Super cheesy title, right? I know. But hold on to your rotten tomato, okay? Don't pelt me with it just yet. I've been thinking about recruiting in general and my business in particular, and now more than even I understand that the business we do is a reflection of who we are. I often say, "All business - but recruiting in particular - is a contact sport." As I've gained experience, that phrase means different things. Sometimes a contact sport is bloody conquest, a war of egos and control issues. Sometimes it resembles an abusive relationship, overflowing with esteem problems and codependency. It is also possible for a contact sport to be positive interaction based on mutual respect and value.
We touch people all day long as recruiters, both candidates and clients, but the kind of contact depends on us.
It is easy to say those words, but what the heck am I talking about? I'm getting there, and I'll try to be concise, because we are all busy. Aren't the busyness, short attention spans and overwhelming amount of information all part of the game we are playing? Yes. Let me assure you our frenetic pace and information overload is the backdrop to my post. I, too, swim in these waters, and I get tired sometimes.
A brief anecdote to illustrate how crazy it is out there: I scheduled an interview with a candidate and a client for a Friday. On Thursday the client had to reschedule and wanted the following Wednesday. That didn't work for the candidate so I tried for his preferred day, the following Friday - a week from the initial interview. It worked for all and I sent the invite. The next morning I got an email from the hiring manager asking if the interview was for the day I sent it, next week, or for that same day. Are you lost yet? So was he. He is a sharp, together guy. But he lost the thread in his head and wasn't sure which direction was up. I reassured him that we had sent an invite for the day the interview was supposed to be. We all took a breath. I briefly contemplated a career change to tuckpointing.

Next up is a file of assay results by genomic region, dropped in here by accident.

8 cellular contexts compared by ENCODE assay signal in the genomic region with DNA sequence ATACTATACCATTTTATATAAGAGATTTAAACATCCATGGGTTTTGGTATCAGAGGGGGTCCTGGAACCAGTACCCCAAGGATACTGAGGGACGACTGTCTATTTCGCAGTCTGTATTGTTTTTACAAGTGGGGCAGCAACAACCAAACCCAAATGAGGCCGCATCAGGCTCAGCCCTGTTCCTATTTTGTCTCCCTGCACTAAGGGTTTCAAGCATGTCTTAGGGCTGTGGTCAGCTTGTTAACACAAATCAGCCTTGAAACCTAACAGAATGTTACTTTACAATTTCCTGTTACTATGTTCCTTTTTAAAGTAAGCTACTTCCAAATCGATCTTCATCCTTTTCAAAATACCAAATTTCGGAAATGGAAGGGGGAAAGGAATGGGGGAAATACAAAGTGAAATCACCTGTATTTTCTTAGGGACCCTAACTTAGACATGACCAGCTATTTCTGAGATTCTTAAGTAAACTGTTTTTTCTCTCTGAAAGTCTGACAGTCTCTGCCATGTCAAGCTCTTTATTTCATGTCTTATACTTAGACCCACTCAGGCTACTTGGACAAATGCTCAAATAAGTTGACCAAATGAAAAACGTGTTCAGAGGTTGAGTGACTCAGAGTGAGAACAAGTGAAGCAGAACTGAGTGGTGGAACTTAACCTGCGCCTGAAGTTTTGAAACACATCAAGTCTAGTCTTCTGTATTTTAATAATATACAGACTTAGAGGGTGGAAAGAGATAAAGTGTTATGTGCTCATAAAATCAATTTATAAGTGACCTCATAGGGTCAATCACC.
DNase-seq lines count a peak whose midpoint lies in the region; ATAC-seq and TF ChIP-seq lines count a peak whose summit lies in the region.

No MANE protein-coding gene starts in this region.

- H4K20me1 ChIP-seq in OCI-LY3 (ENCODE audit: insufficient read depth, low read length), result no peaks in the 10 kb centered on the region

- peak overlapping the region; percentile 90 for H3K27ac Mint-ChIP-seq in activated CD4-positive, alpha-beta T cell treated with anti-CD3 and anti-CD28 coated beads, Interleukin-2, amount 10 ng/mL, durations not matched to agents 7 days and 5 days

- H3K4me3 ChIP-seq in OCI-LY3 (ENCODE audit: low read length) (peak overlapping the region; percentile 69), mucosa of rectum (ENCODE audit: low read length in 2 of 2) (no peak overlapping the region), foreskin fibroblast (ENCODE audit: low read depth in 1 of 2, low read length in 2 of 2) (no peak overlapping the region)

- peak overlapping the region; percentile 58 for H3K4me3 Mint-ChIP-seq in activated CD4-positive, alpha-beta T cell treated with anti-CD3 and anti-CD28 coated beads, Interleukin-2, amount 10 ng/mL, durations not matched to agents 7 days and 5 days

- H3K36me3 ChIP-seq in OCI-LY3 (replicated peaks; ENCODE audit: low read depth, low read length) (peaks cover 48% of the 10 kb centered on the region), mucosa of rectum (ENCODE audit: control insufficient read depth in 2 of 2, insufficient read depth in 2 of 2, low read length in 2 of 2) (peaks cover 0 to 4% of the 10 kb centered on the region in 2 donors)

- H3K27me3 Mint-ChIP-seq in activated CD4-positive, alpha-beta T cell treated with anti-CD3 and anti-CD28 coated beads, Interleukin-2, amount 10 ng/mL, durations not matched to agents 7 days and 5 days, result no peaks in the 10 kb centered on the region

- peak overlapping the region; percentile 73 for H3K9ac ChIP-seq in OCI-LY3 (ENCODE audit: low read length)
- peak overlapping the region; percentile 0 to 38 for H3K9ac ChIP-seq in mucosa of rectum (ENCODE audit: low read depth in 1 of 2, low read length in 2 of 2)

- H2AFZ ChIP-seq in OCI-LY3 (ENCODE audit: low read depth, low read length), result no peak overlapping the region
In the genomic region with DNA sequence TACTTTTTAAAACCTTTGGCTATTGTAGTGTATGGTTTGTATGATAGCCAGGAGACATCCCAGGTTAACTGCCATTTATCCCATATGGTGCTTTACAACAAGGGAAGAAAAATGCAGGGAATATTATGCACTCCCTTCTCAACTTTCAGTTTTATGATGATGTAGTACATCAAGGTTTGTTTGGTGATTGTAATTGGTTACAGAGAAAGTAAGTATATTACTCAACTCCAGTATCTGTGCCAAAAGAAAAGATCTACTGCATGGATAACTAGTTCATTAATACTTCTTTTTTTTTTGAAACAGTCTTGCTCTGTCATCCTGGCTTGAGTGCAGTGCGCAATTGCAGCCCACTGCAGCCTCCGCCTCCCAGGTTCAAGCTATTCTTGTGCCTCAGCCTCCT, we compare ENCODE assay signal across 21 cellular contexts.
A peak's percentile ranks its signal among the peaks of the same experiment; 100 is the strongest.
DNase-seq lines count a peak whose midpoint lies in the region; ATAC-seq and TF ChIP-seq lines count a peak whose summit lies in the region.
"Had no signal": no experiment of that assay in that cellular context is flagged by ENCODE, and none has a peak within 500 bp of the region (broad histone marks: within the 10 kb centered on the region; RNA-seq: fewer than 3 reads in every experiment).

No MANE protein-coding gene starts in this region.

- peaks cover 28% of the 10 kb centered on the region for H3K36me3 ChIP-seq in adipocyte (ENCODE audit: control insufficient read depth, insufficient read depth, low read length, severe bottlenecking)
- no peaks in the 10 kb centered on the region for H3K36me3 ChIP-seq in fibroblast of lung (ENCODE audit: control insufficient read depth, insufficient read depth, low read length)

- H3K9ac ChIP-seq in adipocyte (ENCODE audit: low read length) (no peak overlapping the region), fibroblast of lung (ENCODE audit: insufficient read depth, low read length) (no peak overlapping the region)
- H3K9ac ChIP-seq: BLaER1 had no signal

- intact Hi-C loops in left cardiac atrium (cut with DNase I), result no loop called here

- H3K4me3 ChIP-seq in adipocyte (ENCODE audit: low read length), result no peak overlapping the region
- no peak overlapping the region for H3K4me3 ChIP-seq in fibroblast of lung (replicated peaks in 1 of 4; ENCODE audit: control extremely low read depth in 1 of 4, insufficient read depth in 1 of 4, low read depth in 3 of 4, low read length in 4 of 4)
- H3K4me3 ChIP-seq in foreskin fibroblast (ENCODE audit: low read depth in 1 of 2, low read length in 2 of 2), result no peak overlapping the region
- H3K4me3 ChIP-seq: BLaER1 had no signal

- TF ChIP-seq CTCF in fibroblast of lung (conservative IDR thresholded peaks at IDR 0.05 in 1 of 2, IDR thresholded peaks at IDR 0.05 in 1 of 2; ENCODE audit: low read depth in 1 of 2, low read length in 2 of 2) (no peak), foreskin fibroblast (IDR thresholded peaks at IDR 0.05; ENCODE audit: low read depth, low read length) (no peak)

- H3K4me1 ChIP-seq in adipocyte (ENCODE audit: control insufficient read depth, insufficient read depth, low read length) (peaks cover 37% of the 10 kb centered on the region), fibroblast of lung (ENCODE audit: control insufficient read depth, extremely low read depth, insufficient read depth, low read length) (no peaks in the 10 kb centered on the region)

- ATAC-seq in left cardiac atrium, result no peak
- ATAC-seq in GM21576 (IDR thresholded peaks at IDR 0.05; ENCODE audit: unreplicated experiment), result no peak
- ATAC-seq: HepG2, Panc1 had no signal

What does all of this have to do with recruiting? Only everything. From our first reach out, whether to a prospective candidate or a hiring manager, we are playing a game where we vie for attention and must prove our value. The best way to do that is to find out what those with whom we are playing need or want and find a way to offer it and make it as easy a process as possible. This is Sales 101, I realize. But it is amazing how many business people would flunk a test given regarding Sales 101. We are all so busy trying to get stuff done that often we forget we are doing stuff with and to people. Our success depends on our uncovering and delivering other people's desires.
Read the rest after the jump.